Part two, Scarcity, considers the transition of water from an abundant 'free gift' naturally replenished to a scarce resource increasingly subject to comprehensive and 'rational' planning. Schmidt’s argument focusses on the development of the Tennessee Valley Authority model of water management as a flagship project of the post-depression New Deal. Core hallmarks of the TVA, the book identifies, were the regionalisation of decision making as a form of rejection of colonial coreperiphery resource relations, and a belief that individual and national potential should be developed on the basis of a "unity of watershed management and democratic methods" (114). The TVA model, Schmidt contends, became central to U.S. international development efforts in the 1950s, 60s and 70s. In other words, in the era of scarcity, normal water, premised on the idea that water mediated the social relations of political liberalism, was exported around the world. Yet, according to Schmidt, the creation of liberal abundance through the roll-out of normal water has come at the cost of social and ecological potential. "[M]any possible avenues for evolutionary abundance", he argues, "are now buried under the reservoirs held by the large dams needed to support, and in many ways prove, liberal democracy" (95).
In part three, Security, the book traces the evolution of normal water through the parallel emergence during the 1980s and 90s of neo-liberal forms of socio-material governance, and of the sustainable development agenda. This has been foregrounded, Schmidt argues, in two steps. First, the 'procedural turn' has applied a set of universal social and economic principles to water management (such as governing water as an economic good) that trump other forms of liberal subjectivity (such as the earlier clarion call to govern water for 'the People'). Second, the rise of notions like Integrated Water Resource Management and nexus thinking that connect water management to individuals, societies and ecosystems without appealing to symbolic or intrinsic goals. "Water security", according to Schmidt, "was now firmly established as the way to link multiple social worlds to 'one blue planet'" (178).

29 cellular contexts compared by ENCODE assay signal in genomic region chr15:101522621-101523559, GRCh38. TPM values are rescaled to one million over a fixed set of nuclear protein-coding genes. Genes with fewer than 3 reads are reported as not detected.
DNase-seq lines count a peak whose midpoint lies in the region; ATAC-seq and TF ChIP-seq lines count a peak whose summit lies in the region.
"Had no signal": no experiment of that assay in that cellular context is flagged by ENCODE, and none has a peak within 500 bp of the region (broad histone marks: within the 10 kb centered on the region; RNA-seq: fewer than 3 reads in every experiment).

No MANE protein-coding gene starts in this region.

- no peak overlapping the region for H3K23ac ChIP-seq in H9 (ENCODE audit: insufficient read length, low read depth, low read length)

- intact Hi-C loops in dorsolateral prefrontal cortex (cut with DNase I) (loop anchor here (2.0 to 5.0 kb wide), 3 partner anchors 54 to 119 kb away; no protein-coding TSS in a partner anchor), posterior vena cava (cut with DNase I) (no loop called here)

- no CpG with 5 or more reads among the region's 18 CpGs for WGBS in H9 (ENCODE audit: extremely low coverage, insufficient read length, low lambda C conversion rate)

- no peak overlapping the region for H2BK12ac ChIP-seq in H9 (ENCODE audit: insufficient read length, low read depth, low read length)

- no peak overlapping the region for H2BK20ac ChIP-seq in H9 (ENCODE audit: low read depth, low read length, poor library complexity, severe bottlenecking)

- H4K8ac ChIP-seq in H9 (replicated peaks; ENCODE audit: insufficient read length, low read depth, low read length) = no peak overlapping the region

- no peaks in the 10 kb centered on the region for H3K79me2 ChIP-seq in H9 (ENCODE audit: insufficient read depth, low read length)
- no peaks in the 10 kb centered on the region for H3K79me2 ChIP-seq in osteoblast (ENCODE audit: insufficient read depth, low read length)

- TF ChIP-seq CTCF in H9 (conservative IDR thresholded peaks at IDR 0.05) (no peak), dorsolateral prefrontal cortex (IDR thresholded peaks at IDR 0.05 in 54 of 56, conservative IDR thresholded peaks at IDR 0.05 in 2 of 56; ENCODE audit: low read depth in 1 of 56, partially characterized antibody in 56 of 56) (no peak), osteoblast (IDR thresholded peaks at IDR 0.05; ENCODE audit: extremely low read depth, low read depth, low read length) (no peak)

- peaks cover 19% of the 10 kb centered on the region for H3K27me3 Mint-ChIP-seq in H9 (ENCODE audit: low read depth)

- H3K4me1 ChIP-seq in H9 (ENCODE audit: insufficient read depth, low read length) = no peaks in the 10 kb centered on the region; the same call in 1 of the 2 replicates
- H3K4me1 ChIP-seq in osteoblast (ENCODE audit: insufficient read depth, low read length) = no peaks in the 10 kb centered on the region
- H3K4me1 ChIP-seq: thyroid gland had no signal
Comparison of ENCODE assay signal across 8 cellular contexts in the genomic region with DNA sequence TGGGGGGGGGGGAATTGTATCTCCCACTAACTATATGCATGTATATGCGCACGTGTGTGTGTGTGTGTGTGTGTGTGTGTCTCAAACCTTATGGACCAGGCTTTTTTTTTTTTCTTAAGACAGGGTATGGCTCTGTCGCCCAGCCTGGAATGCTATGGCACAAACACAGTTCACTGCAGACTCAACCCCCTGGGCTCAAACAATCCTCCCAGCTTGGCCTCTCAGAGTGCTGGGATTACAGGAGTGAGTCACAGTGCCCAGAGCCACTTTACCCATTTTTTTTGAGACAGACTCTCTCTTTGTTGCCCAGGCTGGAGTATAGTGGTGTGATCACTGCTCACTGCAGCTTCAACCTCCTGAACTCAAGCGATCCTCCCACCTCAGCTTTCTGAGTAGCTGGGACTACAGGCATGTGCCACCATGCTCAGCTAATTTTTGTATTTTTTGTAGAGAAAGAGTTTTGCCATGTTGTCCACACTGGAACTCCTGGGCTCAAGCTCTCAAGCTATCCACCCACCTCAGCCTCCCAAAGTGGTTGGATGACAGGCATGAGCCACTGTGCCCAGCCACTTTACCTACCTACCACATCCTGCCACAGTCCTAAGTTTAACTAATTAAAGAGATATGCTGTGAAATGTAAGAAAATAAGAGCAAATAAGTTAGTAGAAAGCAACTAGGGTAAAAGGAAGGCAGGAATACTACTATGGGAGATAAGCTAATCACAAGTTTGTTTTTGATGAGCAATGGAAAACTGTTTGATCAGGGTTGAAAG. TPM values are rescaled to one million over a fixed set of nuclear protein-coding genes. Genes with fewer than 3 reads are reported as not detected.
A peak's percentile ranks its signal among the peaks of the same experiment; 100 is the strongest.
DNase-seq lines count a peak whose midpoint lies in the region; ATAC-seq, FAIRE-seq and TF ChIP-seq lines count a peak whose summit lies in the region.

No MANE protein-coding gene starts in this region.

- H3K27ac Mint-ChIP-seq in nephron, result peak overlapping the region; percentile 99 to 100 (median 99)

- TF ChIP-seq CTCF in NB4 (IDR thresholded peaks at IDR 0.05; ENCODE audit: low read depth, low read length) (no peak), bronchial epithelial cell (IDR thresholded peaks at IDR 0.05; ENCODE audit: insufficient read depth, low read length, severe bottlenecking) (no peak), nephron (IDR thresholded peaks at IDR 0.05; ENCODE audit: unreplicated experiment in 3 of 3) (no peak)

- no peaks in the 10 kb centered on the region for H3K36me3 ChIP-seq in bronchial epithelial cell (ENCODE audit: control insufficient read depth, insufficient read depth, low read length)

Scholars like Karen Bakker, Erik Swyngedouw and Jamie Linton (who are the particular hydro-theorists that Jeremy Schmidt counterpoints) use water – and the social and material relations that flow with and through it – as a heuristic vehicle in their research; an explanatory device to illustrate broader arguments about modernity, capitalism, social power and so on. By contrast, in this book Schmidt situates water as the connecting element between things, people and politics. Water sits, as Schmidt argues, "at the confluence of claims about human impacts on Earth systems, economics, and governance" (183). In other words, in terms of materialist thought, water is given ontological priority, conceptualised as materially different to other resources or environmental elements. This may just be a function of the particular material covered in the book, and perhaps a reflection of the views of its main protagonists, who really did espouse what we might call 'water exceptionalism'. Nevertheless, when it comes to extrapolation, the result is that the broader conceptual contributions of the book (i.e. those not relating directly to water) are at times underplayed.